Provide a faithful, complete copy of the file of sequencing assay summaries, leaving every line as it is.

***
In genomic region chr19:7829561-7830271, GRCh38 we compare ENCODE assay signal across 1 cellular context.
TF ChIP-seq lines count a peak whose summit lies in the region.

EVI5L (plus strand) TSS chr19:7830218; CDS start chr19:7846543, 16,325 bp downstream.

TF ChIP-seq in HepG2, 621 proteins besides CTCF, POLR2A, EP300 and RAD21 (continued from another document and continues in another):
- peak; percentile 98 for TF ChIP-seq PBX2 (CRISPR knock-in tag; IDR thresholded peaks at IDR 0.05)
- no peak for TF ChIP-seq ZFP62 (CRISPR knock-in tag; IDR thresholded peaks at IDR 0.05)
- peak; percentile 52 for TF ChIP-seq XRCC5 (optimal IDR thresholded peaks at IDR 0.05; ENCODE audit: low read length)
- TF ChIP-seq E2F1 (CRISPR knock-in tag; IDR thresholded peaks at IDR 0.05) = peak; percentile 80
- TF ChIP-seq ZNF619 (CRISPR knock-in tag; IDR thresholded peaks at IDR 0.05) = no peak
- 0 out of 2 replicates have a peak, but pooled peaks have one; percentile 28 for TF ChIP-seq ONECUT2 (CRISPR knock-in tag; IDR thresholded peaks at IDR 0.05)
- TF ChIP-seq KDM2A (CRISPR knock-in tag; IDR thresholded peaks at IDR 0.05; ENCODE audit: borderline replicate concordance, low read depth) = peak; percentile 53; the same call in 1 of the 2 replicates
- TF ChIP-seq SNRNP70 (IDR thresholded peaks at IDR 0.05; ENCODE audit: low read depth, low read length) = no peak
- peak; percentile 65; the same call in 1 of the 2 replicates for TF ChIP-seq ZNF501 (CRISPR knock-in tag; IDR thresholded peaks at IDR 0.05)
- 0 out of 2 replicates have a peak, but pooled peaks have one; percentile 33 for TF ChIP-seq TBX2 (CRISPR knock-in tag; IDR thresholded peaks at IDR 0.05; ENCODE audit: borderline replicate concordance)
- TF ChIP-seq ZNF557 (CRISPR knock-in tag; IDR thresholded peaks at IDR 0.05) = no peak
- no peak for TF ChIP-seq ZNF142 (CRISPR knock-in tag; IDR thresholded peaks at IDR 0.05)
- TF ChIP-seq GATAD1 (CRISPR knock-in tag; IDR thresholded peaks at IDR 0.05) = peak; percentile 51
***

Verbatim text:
In genomic region chr19:7829561-7830271, GRCh38 we compare ENCODE assay signal across 1 cellular context.
TF ChIP-seq lines count a peak whose summit lies in the region.

EVI5L (plus strand) TSS chr19:7830218; CDS start chr19:7846543, 16,325 bp downstream.

TF ChIP-seq in HepG2, 621 proteins besides CTCF, POLR2A, EP300 and RAD21 (continued from another document and continues in another):
- peak; percentile 98 for TF ChIP-seq PBX2 (CRISPR knock-in tag; IDR thresholded peaks at IDR 0.05)
- no peak for TF ChIP-seq ZFP62 (CRISPR knock-in tag; IDR thresholded peaks at IDR 0.05)
- peak; percentile 52 for TF ChIP-seq XRCC5 (optimal IDR thresholded peaks at IDR 0.05; ENCODE audit: low read length)
- TF ChIP-seq E2F1 (CRISPR knock-in tag; IDR thresholded peaks at IDR 0.05) = peak; percentile 80
- TF ChIP-seq ZNF619 (CRISPR knock-in tag; IDR thresholded peaks at IDR 0.05) = no peak
- 0 out of 2 replicates have a peak, but pooled peaks have one; percentile 28 for TF ChIP-seq ONECUT2 (CRISPR knock-in tag; IDR thresholded peaks at IDR 0.05)
- TF ChIP-seq KDM2A (CRISPR knock-in tag; IDR thresholded peaks at IDR 0.05; ENCODE audit: borderline replicate concordance, low read depth) = peak; percentile 53; the same call in 1 of the 2 replicates
- TF ChIP-seq SNRNP70 (IDR thresholded peaks at IDR 0.05; ENCODE audit: low read depth, low read length) = no peak
- peak; percentile 65; the same call in 1 of the 2 replicates for TF ChIP-seq ZNF501 (CRISPR knock-in tag; IDR thresholded peaks at IDR 0.05)
- 0 out of 2 replicates have a peak, but pooled peaks have one; percentile 33 for TF ChIP-seq TBX2 (CRISPR knock-in tag; IDR thresholded peaks at IDR 0.05; ENCODE audit: borderline replicate concordance)
- TF ChIP-seq ZNF557 (CRISPR knock-in tag; IDR thresholded peaks at IDR 0.05) = no peak
- no peak for TF ChIP-seq ZNF142 (CRISPR knock-in tag; IDR thresholded peaks at IDR 0.05)
- TF ChIP-seq GATAD1 (CRISPR knock-in tag; IDR thresholded peaks at IDR 0.05) = peak; percentile 51